The term ‘mental illness’ is generally used when someone experiences significant changes in their thinking, feelings or behaviour. The changes need to be bad enough to affect how the person functions or to cause distress to them or to other people.
The terms ‘ ‘mental health problem’ and mental disorder’ have a similar meaning.
If a person has always had a problem in their thinking, feeling or behaviour, then this is not usually called mental illness. It may then be called a developmental problem or a difficulty with their personality (sometimes called a personality disorder).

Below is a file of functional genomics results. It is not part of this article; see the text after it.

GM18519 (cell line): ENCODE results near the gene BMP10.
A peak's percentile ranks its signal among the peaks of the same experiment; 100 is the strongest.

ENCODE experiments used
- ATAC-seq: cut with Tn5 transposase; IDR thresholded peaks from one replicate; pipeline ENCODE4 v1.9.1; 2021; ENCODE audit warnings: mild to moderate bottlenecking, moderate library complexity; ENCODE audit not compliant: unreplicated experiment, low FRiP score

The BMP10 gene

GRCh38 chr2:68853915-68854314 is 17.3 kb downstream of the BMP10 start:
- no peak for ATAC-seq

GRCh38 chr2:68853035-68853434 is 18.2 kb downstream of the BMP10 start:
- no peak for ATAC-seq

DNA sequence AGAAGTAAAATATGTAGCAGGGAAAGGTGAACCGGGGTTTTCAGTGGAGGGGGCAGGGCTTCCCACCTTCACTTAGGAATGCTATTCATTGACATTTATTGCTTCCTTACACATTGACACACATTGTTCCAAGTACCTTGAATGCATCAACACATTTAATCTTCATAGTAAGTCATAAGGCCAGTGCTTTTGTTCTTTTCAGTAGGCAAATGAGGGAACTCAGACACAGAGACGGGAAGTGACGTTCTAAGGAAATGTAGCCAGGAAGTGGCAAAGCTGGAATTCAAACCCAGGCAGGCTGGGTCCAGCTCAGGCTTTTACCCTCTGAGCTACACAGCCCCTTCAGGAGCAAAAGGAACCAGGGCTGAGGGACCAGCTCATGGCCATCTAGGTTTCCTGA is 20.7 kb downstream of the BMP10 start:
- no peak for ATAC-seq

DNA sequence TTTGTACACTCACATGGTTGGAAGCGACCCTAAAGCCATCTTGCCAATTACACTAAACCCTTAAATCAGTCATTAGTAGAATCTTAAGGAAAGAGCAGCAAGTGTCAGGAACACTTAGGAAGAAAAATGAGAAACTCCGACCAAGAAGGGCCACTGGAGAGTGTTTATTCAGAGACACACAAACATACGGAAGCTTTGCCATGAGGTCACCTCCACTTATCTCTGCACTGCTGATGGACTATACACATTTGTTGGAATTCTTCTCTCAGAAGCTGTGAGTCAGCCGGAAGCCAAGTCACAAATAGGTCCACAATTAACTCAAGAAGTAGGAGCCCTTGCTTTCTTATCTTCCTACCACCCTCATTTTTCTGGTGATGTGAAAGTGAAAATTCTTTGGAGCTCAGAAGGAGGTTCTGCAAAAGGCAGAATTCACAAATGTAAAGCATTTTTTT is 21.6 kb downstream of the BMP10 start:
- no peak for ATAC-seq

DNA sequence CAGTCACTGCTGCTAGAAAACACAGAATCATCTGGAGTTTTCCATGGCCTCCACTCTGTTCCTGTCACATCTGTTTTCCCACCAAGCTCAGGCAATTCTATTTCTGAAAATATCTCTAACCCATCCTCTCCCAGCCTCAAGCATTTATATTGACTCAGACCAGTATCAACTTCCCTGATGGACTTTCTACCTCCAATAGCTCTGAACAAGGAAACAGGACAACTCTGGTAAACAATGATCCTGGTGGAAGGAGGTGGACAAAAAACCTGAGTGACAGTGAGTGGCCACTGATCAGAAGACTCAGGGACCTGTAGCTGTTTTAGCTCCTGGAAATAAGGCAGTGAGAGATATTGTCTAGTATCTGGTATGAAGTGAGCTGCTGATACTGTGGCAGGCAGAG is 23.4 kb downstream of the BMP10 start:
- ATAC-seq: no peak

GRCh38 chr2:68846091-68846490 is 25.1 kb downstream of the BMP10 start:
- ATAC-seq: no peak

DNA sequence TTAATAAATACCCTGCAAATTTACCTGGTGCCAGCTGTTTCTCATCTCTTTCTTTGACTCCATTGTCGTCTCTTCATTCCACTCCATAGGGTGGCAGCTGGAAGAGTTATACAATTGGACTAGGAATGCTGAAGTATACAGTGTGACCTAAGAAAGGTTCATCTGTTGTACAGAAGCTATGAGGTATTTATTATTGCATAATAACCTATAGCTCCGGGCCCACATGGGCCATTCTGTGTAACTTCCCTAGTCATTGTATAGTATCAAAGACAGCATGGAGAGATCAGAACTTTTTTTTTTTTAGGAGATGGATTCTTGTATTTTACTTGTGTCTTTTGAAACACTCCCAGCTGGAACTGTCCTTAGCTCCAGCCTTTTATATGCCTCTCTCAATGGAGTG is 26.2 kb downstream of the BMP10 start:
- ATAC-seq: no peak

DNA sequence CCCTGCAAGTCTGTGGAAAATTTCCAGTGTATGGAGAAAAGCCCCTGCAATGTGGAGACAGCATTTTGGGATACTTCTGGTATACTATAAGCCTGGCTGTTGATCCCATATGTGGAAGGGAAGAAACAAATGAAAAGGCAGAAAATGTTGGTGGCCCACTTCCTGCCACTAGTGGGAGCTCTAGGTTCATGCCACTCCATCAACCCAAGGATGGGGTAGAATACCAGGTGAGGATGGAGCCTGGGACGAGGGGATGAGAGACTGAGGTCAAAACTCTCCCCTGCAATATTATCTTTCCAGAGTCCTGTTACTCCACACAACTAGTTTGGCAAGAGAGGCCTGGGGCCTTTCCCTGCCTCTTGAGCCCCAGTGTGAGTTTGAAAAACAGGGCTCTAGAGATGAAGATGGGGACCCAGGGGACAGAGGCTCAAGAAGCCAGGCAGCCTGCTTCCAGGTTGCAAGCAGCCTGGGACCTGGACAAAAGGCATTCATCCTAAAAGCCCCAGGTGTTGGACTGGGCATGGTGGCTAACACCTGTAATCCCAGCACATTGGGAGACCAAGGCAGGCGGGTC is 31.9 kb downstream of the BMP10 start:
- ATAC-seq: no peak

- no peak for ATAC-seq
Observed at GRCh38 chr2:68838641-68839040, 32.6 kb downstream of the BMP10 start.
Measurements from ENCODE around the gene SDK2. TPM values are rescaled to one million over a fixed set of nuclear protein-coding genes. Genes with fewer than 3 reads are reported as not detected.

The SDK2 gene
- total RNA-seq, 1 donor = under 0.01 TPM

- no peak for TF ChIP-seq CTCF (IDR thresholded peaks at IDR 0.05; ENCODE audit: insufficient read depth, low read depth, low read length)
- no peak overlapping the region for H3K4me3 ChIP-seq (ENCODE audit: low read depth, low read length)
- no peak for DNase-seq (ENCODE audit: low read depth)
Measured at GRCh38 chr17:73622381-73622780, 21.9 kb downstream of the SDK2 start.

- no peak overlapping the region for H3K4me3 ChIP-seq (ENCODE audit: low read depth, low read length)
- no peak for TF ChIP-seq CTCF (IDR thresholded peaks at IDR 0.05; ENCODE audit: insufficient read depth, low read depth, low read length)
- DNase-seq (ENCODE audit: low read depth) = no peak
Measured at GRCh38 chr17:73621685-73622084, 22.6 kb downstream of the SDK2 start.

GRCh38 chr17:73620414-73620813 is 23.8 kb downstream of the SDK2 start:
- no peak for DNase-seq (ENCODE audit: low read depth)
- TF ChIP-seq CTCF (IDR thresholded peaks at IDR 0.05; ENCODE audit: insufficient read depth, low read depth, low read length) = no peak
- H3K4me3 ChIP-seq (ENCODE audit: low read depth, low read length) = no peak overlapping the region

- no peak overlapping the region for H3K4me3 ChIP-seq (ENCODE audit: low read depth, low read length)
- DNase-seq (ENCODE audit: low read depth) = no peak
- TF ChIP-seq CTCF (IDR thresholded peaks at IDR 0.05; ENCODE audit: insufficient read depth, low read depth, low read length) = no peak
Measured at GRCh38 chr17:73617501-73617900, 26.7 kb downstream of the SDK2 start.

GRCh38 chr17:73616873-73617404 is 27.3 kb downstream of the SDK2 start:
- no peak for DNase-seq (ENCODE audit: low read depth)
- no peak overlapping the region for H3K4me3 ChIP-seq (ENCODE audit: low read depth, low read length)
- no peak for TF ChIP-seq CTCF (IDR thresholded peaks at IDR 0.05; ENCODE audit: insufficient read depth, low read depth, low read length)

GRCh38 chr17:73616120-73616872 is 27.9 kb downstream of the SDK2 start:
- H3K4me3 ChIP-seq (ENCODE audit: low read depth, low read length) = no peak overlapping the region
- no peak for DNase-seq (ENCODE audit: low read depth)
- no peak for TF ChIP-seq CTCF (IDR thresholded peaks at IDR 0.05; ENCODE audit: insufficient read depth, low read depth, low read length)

Mental health is the opposite – it means mental wellbeing, good mental functioning or having no particular problems in thinking, feelings or behaviour.
These kinds of definitions of course greatly over-simplify things. All of us experience changes from time to time in our feelings, thinking and behaviour, and there is no clear cut off between illness and health. Also someone may have problems which fit the definition of a mental illness, but they may be very healthy mentally in other ways.